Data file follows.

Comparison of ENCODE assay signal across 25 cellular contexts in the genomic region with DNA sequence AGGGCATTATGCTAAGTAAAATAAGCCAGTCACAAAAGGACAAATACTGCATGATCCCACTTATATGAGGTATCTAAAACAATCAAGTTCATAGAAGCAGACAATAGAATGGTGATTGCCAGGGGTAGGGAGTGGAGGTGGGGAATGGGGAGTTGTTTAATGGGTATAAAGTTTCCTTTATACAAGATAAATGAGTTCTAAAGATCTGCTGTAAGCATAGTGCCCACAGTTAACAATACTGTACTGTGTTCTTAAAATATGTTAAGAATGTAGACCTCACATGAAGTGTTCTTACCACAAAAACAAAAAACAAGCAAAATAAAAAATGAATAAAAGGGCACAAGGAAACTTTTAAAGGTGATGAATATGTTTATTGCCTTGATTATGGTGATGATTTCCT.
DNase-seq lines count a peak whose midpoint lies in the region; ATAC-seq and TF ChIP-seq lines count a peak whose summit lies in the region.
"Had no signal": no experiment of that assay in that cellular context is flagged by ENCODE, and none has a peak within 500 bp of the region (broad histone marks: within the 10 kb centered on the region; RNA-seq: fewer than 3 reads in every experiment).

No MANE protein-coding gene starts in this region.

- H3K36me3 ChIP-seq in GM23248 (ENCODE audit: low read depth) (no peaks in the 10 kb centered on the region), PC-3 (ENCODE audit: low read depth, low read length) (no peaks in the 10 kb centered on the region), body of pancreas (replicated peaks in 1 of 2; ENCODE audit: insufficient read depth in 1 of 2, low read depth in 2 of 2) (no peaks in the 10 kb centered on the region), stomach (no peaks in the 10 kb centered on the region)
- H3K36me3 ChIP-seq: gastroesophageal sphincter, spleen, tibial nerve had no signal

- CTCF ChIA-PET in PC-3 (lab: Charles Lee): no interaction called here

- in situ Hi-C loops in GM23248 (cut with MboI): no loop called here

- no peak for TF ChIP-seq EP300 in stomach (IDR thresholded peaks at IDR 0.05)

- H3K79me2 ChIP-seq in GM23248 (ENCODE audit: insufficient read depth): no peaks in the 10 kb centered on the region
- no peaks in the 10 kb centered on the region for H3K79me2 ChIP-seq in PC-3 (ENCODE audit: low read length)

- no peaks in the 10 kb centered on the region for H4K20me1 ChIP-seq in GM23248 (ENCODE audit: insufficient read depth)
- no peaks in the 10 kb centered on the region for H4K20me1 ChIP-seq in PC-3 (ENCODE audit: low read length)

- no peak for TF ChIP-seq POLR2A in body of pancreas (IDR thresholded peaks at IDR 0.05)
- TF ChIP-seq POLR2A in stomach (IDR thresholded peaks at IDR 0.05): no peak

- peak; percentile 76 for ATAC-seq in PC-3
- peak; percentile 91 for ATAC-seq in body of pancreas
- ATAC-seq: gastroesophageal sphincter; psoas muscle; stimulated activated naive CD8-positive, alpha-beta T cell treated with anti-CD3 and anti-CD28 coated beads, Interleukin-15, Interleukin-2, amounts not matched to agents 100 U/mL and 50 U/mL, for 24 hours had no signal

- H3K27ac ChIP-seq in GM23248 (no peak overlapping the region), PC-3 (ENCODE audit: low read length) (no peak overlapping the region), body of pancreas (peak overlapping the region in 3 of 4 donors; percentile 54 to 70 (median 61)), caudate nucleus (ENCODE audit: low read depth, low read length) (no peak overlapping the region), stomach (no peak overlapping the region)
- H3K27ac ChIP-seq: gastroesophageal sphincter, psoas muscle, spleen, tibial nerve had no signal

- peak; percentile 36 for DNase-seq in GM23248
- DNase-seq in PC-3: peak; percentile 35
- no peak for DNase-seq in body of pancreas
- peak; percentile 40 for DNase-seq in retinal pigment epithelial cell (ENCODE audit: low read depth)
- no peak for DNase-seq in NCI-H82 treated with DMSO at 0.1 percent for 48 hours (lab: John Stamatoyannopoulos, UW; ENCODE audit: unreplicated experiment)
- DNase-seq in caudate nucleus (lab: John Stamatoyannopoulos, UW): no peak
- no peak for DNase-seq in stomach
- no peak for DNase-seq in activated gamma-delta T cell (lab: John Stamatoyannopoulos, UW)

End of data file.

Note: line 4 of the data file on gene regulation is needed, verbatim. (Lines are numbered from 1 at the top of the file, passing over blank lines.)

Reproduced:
No MANE protein-coding gene starts in this region.